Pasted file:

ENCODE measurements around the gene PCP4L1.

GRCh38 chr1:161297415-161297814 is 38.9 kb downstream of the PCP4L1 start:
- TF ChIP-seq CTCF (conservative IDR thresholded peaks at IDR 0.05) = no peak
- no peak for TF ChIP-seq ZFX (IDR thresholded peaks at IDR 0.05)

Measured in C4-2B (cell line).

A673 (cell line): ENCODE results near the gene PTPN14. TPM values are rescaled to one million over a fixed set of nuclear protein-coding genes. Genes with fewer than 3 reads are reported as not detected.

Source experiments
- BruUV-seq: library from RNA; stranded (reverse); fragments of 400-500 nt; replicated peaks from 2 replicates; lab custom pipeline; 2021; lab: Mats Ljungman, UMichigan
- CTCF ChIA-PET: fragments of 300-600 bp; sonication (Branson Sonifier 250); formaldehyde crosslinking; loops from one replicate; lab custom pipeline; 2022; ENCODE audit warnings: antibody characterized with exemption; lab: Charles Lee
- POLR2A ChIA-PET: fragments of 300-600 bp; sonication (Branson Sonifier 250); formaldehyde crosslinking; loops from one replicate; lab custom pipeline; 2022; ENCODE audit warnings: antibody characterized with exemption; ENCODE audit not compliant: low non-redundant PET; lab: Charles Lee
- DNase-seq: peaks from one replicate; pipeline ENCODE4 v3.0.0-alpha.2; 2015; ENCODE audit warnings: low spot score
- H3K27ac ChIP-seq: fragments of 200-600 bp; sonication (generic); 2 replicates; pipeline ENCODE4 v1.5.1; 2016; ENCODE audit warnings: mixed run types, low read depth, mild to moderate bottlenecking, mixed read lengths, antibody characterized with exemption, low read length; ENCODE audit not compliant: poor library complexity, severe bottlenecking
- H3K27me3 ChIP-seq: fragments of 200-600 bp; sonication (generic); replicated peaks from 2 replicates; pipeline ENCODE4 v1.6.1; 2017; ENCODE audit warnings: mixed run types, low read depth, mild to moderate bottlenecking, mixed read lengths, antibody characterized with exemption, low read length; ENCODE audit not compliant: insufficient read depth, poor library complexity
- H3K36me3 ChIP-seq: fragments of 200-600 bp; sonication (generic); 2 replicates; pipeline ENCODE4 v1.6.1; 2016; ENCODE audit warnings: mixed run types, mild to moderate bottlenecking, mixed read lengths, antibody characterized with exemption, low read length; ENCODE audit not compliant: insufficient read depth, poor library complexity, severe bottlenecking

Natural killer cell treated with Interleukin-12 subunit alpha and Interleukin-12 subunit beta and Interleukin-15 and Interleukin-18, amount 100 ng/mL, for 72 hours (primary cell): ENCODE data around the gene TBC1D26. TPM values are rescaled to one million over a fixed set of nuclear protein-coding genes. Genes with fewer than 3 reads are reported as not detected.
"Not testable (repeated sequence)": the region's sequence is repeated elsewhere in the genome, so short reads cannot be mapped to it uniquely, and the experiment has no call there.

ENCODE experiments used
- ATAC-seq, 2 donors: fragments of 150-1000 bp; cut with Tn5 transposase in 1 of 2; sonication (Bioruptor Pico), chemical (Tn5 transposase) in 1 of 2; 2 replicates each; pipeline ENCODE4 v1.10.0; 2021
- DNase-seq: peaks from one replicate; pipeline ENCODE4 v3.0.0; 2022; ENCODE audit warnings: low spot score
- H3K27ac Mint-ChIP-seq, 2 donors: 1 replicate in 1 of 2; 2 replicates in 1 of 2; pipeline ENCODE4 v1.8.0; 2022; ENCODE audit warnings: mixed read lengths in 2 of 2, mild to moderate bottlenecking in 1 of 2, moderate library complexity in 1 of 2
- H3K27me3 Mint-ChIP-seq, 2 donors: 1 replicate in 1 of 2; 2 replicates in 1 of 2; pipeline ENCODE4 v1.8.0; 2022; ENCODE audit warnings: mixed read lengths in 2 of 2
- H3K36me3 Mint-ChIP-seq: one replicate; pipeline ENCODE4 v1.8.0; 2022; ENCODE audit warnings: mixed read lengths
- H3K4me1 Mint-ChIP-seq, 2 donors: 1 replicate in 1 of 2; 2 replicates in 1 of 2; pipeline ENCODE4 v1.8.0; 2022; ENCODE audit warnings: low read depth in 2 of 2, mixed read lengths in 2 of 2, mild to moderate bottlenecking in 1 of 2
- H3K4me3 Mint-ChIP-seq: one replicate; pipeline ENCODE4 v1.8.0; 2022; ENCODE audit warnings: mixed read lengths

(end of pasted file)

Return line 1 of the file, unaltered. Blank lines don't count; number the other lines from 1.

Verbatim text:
ENCODE measurements around the gene PCP4L1.